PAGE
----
The Bexley school board won't look the same when it meets for the first time in 2010.

The Bexley school board won't look the same when it meets for the first time in 2010.

Veteran school board members Steve Grossman and Andrew Sutter said their goodbyes at the Dec. 14 board meeting.

After 12 years on the board of education, Grossman said it was time for a change.

Stepping aside provides a chance to develop new leaders who bring fresh ideas, said Grossman, who ran for the board because he was concerned about school financing.

"I had a goal to create a school income tax," he said. "I wanted to diversity our revenue base which we have succeeded in doing until now."

Bexley voters approved a school district income tax in 2004. Superintendent Mike Johnson said earlier this year the school district would likely recommend a levy for the November 2010 ballot.

Sutter, who was on the board for eight years and had been serving as its president, said his mother was a teacher and he taught when he lived in New York. He also ran because he was interested in finances.

"That was the other real motivator," Sutter said. "I chaired one of the tax levies and the bond campaign to renovate our (facilities)."

Sutter said he ran for the board of education because he felt an obligation to see that the building renovations were completed and to make sure someone on the board was familiar with the project.

Grossman also served on the school board when voters approved the $27-milllion bond issue that provided money for improvements at Maryland Elementary and the Cassingham Complex.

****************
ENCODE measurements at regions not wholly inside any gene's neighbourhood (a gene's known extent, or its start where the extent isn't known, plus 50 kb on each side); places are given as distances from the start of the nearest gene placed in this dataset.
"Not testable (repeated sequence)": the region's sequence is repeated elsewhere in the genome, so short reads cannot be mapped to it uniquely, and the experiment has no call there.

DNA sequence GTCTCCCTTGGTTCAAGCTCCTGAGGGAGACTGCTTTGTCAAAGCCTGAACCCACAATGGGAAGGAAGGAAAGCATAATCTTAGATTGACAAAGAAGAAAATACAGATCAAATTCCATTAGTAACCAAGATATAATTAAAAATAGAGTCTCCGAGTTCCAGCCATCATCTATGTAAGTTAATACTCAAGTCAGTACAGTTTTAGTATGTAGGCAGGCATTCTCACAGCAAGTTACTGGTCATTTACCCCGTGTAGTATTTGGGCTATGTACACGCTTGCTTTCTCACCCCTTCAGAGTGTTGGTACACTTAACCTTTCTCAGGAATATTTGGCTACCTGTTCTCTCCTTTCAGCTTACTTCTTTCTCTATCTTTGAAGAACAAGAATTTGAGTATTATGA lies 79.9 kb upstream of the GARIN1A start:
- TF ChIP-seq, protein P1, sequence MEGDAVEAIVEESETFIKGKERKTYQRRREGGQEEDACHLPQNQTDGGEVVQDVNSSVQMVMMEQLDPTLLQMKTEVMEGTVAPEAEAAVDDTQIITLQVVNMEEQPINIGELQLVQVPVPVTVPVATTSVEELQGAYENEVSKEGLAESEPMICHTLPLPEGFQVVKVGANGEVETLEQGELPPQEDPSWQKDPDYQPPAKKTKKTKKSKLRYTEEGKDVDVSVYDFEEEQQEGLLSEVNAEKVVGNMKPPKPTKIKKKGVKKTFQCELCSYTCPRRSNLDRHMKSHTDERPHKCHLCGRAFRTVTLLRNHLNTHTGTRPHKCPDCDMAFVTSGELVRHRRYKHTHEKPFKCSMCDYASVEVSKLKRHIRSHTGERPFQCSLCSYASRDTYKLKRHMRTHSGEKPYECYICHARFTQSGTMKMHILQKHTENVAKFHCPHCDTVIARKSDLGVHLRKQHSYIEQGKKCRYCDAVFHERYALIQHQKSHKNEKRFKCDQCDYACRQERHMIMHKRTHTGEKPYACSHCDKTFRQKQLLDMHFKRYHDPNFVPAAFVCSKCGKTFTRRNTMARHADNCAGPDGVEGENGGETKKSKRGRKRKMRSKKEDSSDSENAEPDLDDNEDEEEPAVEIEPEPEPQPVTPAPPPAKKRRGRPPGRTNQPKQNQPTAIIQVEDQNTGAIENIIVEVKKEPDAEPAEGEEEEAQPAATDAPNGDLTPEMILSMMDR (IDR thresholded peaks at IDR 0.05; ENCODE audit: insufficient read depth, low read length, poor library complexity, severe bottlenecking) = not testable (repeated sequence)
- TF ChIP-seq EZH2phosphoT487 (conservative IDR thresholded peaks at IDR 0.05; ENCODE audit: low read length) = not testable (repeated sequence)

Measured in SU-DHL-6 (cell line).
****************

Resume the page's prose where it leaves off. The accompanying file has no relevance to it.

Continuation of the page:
Some people in the community wanted to see the three elementary schools consolidated into two, the middle school expanded and a new high school built, Grossman said.

He is most proud of serving on the board when the income tax and bond levy were passed, and when Johnson was hired as superintendent.

Sutter said he is proud of the introduction of best practices for each of the district's buildings, more demanding math and science courses at the high school and the expansion of the foreign language program in elementary school.

The most challenging and rewarding part of being on the school board for Grossman was learning to get along with four other board members.

"I didn't think that five school board members could work as well as we have throughout the 12 years that I have been on the board," he said.

Sutter said the board often takes action slower than he liked, which was challenging. By serving on the board, he learned he can be impatient.

"We want to make sure we give a full airing, not just for the board but to hear from the community," he said.

Grossman will stay involved with the school district and be available if anyone seeks advice. He would like to be involved with the upcoming school levy campaign.

"I see myself as a senior adviser," he said.

Sutter said he will be available to help new board members Carol Ann Fey and Marlee Snowdon, if needed.

The "institution survives the departure of any and all of its members," he said of the school board.